Sometimes Fine Homebuilding magazine is a bit too lofty for me. We can't all afford the perfect setting, materials, timeline and all. But every once in awhile I do find a feature, building material or approach that resonates. Mind you, the majority of my 22 year real estate career has been selling old houses in Portland's close-in neighborhoods. There are countless atrocities once can bestow on old houses. I have seen many of them.
The November 2011 issue of Fine Homebuilding cover article is, " 12 Restoration Blunders, Don't let poor planning and unrealistic expectations destroy a great old house".
#1 Proceeding without a plan. Now Fine Homebuilding may expect quite the elaborate plan, and maybe you can't quite afford that. But do plan.
#2. Don't expect to flip. Enough said. Just don't.
#3. Assuming an unrealistic budget. Yes, we all know remodel budgets and timelines expand exponentially. Plan for that.
#4 Failing to coordinate your team. We have found the intersection between trades one of the more challenging tasks of remodel work. There is both timing to coordinate, order of projects and what I call "the edges". While you do want to put together your own team, contractors who often work together can alleviate a lot of unnecessary hassle and delay.
#5 Mishandling Environmental Hazards. Asbestos, lead based paint, heating oil, freon etc. With good reason, these hazards are regulated and have stipulated methods for remediation. Follow the guidelines. No excuses.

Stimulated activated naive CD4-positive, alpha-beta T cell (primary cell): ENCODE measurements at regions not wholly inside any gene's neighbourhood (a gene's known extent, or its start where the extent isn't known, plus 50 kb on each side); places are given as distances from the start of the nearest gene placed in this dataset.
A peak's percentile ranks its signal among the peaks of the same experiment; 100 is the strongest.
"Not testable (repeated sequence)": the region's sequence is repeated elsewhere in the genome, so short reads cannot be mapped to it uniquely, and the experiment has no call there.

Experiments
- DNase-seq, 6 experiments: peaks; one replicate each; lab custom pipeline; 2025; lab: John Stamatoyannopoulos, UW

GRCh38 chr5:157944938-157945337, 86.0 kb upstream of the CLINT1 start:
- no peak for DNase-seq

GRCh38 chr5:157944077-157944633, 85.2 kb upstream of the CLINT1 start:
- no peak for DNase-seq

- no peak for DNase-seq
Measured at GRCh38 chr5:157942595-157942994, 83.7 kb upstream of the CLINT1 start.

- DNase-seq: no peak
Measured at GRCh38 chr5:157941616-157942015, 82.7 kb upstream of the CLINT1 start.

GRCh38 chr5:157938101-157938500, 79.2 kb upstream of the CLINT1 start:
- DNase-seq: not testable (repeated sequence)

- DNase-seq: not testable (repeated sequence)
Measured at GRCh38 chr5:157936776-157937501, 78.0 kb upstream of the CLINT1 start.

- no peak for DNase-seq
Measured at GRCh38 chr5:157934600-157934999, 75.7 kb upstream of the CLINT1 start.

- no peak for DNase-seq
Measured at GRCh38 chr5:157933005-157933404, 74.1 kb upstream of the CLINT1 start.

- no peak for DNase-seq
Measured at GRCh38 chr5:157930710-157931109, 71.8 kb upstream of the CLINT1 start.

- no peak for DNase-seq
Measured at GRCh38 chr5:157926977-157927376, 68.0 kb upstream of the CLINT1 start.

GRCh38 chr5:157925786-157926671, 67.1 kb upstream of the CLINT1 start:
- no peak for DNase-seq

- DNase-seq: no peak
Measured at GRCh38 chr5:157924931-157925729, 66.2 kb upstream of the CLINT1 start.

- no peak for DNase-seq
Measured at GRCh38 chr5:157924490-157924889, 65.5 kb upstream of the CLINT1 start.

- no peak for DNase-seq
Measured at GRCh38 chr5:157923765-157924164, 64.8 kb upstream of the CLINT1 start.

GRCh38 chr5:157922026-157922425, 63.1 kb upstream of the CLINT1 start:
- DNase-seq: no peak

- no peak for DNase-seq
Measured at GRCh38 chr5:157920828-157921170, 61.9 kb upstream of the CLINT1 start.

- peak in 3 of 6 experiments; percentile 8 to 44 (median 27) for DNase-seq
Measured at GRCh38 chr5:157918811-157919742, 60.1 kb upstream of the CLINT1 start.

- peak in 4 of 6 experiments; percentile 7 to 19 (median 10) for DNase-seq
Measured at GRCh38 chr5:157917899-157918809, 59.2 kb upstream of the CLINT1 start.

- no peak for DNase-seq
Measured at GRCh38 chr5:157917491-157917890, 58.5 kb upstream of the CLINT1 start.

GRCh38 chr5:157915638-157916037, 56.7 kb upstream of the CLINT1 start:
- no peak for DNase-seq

#6 Leaving it leaky. This is about air intrusion and energy efficiency. Great strides have been made in tightening up old drafty houses. Seal attics and crawl spaces, consider a blower door test to find elusive leaks and insulate, insulate, insulate.
#7 Installing new windows. Fine Homebuilding says to forget the spendy window replacements, we don't lose that much energy through windows anyway. I beg to differ. Window replacements aren't just about energy loss. New windows can alleviate some of the more hazardous lead based paint, provide sound attenuation (from a gal who lives on a busy street). And new windows that open and close more smoothly certainly provide a quality of life improvement.
#8 Replacing rather than repairing. I agree. From a conservation standpoint, why dispose and buy new when you don't have to. Hardware, moulding and trim, old growth lumber; these things are what give an old home the class and patina we like. So when you can, avoid gutting and stripping.
#9 Ignoring historic tax credits. You don't hear much about these, and for smaller projects the administration hassle may over shadow the benefit. Check out this link for more information.
#10 Forgetting to document. Pictures are invaluable, as are accurate plans...not how you planned to build it, but how it ended up. This kind of information is especially valuable with regard to what is behind the walls and where it is.
#11 Ignoring an old home's assets. I think this could be #1. Take a good hard look at the assets of that old house before you start planning the job. What do you have to work with? Are there some hidden assets?
#12 Blowing the chance to leave behind a better house. Be sure what you put in is quality. We all know building materials won't last forever, but using stuff and practices to lengthen the life will make a huge difference.
While you are thinking about all there is to consider when planning a house project, keep these twelve more things in mind. If you have questions about what features sell in Portland's market, feel free to contact me for a bit of advice. Happy remodeling!